I was in a carefree mood in my jeepney ride for home from Roxas Avenue yes terday afternoon. I could not help but tapped my fingers on my knees while surreptitiously observing the happy goings-on that had been an entertainment show during the entire ride until I got off at my destination in Bago Crossing three kilometers from Toril proper.
And these goings-on that were the “root cause” of my singing heartbeats were no different from the romantic scenes in teleserye soap operas that you will see in the TV. Excuse me, but the big difference was that the lovers in the teleserye are only acting the assigned roles they play. These young lovers directly opposite me were real lovers. If they had their respective roles to play, their acts and their sequence coincided with what their hearts dictated.
The other passengers on the same long seat where I sat, I’m sure, had their own awkward moments. They wouldn’t dare to ogle at the carefree young lovers infront of them. Their eyes were averted, albeit perhaps their attention never left the extravagant display of amorous affection before them. The young lovers, charming college students as they were in their teens were entirely heedless of the eyes and ears around them—mindful only of the comfort and joy, or whatever marvelous feeling they derived from being bodily glued to each other—their hands locked intight clasp, their lips at some unpredictable moments alternately planting kisses on each other’s cheeks or necks—now and then whispering to each other’s ears—now and then unrestrainedly chuckling on the rhythm of jazz.
Then, at one point my jaw simply droppe d with what I unexpectedly saw . Oh, the girl’s mouth opened and closed on the shoulder of her beloved like she wanted to devour him flesh and bone! But the boy would not be beaten—he did his bit of romantic bite on the back of her neck. And I thought that was the climactic act of the amorous PDA (public display of affection) which the present generation of the world’s youth radically differ from the long gone “times of my life”.
But just the same, I empathized with the young lovers, In my mind I sang what I thought would be a very suitable sound track of the live show. Be brave young lovers and follow your choice; be brave and faithful and true. All of my young dreams are with you today. I’ve had a love of my own, like you. . . etcetera .etcetera. Sing with me, my dear readers, if you knew the song or are familiar with its lyrics, nod your heads rhythmic with the tapping of your fingers on your knees, even as you imagine yourselves on the same jeepney ride with these fortunate creatures playing entertainment roles in our present neoliberal civilization.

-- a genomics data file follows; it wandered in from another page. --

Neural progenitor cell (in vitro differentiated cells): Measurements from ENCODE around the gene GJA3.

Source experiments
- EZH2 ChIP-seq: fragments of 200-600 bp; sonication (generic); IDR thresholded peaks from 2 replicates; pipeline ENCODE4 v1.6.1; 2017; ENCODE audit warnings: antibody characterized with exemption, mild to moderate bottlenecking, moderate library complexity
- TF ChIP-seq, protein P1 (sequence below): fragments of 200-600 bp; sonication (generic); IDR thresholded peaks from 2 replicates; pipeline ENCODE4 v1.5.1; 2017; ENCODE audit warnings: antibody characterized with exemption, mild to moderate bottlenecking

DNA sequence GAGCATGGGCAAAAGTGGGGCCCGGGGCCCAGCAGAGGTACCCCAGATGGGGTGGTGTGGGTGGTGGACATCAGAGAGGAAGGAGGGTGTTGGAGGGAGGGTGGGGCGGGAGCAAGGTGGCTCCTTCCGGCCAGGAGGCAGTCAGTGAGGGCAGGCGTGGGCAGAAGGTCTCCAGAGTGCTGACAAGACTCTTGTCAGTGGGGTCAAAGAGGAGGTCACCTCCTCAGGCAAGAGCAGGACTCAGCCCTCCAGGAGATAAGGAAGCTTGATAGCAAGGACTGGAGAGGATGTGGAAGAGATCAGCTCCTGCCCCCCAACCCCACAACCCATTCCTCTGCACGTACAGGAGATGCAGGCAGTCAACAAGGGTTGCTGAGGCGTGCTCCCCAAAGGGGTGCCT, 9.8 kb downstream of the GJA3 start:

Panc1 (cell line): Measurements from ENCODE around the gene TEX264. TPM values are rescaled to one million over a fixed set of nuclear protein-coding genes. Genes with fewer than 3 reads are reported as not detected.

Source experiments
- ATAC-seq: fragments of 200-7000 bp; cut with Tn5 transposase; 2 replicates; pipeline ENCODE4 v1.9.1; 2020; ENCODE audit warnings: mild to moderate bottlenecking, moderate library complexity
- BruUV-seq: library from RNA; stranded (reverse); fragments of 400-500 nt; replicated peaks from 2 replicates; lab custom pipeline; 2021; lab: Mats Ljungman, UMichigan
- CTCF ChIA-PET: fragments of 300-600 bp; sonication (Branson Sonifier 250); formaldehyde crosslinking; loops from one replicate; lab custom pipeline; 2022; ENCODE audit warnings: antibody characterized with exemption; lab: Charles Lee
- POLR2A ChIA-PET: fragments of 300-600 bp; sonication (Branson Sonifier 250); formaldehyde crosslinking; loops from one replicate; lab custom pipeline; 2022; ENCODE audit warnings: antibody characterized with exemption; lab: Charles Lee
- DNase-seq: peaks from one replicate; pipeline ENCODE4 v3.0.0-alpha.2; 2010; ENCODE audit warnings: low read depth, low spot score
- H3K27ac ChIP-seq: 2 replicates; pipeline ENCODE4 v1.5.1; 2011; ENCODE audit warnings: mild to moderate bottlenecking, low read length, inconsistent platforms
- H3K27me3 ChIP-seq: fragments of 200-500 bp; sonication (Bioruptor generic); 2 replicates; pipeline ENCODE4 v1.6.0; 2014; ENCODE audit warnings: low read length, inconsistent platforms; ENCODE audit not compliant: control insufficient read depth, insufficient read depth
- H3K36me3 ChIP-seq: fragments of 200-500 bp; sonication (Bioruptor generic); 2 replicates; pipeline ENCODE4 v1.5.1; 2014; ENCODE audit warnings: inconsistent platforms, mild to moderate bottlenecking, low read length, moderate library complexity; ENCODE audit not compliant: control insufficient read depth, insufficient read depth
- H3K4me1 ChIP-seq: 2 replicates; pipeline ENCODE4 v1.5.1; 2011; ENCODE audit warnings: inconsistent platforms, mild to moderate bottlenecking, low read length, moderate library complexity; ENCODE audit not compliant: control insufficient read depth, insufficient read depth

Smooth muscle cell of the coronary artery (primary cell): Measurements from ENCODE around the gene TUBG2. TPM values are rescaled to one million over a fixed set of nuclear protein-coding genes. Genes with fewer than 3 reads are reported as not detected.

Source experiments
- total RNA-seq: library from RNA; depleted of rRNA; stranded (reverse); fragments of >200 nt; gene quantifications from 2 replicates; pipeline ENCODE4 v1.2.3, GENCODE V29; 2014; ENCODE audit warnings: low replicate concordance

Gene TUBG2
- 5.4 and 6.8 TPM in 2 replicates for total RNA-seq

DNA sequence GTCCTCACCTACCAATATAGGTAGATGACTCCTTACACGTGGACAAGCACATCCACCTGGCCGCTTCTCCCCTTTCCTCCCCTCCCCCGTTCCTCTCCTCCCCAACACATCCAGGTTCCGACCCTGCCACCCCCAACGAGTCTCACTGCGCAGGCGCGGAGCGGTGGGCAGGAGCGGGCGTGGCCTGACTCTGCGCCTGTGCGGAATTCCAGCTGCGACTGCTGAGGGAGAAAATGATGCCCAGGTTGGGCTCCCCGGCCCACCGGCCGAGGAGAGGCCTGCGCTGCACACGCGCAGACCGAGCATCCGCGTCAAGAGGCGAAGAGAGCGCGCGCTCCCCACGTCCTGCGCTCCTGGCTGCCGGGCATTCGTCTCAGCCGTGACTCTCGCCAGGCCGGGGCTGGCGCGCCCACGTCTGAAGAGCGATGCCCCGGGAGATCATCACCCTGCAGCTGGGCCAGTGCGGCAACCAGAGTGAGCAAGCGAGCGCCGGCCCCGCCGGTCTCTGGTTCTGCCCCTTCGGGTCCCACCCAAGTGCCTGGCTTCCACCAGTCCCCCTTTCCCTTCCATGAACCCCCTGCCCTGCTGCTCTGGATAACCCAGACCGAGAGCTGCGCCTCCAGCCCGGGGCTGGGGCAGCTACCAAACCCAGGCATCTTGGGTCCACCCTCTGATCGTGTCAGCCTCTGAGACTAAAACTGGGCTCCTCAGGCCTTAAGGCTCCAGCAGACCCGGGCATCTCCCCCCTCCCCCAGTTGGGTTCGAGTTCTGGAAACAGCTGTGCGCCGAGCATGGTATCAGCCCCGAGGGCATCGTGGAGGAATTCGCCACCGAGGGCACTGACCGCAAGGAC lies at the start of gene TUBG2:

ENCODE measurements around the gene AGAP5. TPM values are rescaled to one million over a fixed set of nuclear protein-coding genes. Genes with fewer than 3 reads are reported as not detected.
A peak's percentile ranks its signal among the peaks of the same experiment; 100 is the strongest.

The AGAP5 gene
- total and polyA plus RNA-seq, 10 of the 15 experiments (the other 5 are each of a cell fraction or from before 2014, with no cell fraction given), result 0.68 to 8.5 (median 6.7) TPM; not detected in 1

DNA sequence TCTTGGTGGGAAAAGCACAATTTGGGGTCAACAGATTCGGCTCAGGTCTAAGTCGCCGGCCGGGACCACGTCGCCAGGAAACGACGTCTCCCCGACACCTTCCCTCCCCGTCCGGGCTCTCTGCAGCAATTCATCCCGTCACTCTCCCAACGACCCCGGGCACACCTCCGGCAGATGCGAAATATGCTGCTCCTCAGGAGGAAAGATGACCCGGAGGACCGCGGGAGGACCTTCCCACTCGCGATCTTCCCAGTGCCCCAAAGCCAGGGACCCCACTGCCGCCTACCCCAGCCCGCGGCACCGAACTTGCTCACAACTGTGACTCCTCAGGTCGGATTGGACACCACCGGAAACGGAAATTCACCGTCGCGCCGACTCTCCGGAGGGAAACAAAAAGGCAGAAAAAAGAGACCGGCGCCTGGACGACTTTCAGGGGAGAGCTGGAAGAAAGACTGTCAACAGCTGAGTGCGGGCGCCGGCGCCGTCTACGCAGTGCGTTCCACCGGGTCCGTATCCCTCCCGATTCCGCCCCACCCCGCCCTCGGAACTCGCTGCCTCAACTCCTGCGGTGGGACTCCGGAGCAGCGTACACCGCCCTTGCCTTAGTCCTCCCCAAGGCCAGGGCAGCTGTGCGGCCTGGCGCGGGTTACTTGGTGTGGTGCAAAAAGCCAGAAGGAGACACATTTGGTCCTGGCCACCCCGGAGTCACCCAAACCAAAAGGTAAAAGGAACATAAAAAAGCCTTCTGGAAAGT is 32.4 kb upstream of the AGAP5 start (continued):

And then, without warning my mind wandered to the young Lumads—young Talaingod boys and girls in the refugee camp at Haran. And I wondered: oh what a world of difference existed between these young lovers before me and the hapless youths in the evacuation center! Those Lumad youngsters would certainly appear strange to the likes of these twosome in the jeepney, their looks different from our citified University students. Of course, their lifeways—even their gait, gestures, mannerisms and facial expressions — are bereft of the social graces our city-bred youths possess in the luxury of their lives.
But to be sure the Lumad youths also have their share of the wonderful sensations the human flesh is heir to. In their own timid way, they too must have felt sexual arousals conc omitant with what we witness nightly in the Pasion de Amor teleserye. But do they tickle each other and hug and giggle in inordinate excited fashion in front of everyone in public?
But one endearing quality that the se Lumad youths exhibit without restraint is their enthusiasm for education. Call it hunger or thirst for knowledge. But the fundamental pursuit for the uplift of their human potentials, their intellectual faculties, their social development, manifests unrestrainedly in their struggles against forces that stand on the way of their legitimate dreams. And they do not stray from these common dreams of their community.
Together they stand no matter the consequences.
And the big blows of unwanted consequences came to their lifeworld with the barrel of the gun. Oplan Bayanihan—a big joke by its misnomer—shattered their dreams for education. The schools their own hands built in a true “bayanihan spirit” were ordered closed by the very entity charged with the task of educating all the children of this nation. Yes, their schools were ordered closed at the behest of the military whose troops have turned their school buildings into barracks. However, the lightning bolt from the Department of Education has not cowed the tribal community of Talaingod. Neither are they deterred from their relentless struggles—nay, they have stood as one, as a community empowered by their dream and quest for a better world for themselves.
Now, the Talaingod youths—young boys and girls in their teens—are in the refugee camp, their dreams lodged securely in their breasts, their hearts throbbing constantly as they voice out their call for justice and peace in their world—a world so different from that of the young lovers in the “live teleserye” I watched during my jeepney ride yesterday.